This study revealed considerable territorial differences in agricultural production capacity. Similar conclusions were drawn by Porka et al. [42]. Based on a dynamic analysis, they discovered that the share of the world’s population living in countries with the highest production volume did not change significantly in 1962–2005, and was ca. 25% throughout that period. It follows from our analyses that most “global granaries” are wealthy countries which also experience favorable natural conditions. Considering the essence of agriculture -which boils down to the interaction between nature and human activity—the combination of both of these characteristics justifies the surplus capacity of these countries. Indeed, they enjoy agro-climate conditions, productive resources and high technology levels which favor the production of food. As emphasized by Chavas [52], these factors (in addition to price levels) are the key determinants of food production. At the same time, Bureau and Swinnen [53] note that wealthy northern countries, including the European Union, have considerably hampered the agricultural development of poor southern countries over the last decades, mainly by employing protectionist practices as a part of their trade policies. Export subsidies were the most important measures taken in that respect. But because of pressures from the WTO, recent reforms of the Common Agricultural Policy have mitigated the resulting distortion of the agri-food market. This is important for one more reason: as demonstrated by many researchers, including Tscharntke et al. [54], when considered globally, food insecurity is more a problem of food distribution than food production.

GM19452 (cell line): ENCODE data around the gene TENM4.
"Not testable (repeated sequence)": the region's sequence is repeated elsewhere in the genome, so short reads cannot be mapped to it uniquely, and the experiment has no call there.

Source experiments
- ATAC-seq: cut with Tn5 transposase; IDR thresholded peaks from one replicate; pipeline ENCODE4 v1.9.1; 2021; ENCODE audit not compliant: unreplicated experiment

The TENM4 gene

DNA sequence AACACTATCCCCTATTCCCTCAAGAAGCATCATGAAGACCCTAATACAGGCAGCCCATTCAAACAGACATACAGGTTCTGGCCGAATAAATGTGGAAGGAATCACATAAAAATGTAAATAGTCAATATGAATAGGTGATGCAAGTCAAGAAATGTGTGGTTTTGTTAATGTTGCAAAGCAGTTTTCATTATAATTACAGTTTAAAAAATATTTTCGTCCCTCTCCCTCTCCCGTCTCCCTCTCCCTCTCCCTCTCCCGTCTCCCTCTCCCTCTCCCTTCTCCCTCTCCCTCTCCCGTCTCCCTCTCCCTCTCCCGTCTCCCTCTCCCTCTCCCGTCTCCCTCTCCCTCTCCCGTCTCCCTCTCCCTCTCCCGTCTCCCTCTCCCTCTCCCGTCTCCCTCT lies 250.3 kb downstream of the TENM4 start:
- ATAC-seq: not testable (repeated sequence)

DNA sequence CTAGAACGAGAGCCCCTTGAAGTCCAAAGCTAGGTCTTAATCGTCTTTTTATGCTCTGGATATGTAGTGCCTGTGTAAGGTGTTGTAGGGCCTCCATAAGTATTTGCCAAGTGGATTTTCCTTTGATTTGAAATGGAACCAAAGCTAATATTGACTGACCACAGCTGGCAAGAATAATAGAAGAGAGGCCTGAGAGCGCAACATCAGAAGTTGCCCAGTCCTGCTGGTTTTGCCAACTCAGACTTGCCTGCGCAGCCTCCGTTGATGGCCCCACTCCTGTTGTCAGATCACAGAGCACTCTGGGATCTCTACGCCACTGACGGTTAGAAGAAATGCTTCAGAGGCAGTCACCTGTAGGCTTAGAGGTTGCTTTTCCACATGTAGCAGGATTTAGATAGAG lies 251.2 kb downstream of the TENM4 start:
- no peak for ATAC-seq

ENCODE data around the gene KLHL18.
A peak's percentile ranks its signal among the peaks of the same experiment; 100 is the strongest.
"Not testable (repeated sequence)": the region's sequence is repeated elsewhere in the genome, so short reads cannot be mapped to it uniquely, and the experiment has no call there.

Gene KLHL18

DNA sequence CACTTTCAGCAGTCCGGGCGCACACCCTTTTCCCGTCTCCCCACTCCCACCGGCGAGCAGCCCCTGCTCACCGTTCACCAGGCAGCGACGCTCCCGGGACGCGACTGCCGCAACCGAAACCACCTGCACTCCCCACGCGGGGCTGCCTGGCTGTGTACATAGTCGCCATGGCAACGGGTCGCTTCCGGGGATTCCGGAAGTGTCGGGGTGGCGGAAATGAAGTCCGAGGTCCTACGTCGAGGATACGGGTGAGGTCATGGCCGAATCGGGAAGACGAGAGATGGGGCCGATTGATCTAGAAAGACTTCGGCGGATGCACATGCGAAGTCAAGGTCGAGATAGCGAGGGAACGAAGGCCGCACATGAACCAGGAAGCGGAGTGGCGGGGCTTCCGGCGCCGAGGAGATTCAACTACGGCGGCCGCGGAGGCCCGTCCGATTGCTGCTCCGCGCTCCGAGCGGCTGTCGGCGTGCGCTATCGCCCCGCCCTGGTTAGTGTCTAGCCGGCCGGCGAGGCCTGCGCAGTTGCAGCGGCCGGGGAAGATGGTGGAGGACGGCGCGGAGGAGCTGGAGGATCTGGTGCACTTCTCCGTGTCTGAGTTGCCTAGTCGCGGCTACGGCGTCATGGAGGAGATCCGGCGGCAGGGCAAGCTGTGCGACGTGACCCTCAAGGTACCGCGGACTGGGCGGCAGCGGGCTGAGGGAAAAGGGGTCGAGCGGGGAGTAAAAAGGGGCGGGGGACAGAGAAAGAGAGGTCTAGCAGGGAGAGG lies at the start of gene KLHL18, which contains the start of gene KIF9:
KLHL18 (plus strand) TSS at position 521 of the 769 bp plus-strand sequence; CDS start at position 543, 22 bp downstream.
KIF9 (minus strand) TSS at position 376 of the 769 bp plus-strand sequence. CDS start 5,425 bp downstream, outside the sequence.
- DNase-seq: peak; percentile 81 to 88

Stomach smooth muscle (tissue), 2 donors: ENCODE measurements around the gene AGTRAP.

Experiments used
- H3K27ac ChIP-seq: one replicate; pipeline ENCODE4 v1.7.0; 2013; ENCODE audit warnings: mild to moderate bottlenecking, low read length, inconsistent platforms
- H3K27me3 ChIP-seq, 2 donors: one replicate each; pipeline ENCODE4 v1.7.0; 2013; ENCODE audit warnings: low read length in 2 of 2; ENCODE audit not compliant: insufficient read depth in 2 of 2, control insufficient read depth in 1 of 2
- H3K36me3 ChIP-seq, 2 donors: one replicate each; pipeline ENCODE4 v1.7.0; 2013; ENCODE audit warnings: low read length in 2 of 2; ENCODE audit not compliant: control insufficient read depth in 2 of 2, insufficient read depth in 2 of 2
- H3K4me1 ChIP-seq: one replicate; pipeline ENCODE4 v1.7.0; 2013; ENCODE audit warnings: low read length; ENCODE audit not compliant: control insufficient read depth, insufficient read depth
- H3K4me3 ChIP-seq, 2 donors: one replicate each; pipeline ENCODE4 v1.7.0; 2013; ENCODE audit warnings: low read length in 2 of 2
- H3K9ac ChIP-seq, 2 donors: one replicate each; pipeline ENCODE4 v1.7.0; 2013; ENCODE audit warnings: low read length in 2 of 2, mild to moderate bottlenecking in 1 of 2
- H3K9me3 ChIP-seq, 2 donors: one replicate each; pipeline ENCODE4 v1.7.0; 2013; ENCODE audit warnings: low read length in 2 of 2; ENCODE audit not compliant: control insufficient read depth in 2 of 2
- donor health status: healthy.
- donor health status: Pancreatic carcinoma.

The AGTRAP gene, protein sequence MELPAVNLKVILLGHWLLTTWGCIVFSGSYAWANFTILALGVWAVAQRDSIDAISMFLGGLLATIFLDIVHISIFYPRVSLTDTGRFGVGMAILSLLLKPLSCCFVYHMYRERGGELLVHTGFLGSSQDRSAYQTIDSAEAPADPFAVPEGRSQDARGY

The purpose of this study was to determine the differences in both food security and food self-sufficiency across countries around the world. The typology was intended to support the objective defined in this paper which was to identify:




Leave a Reply

Your email address will not be published.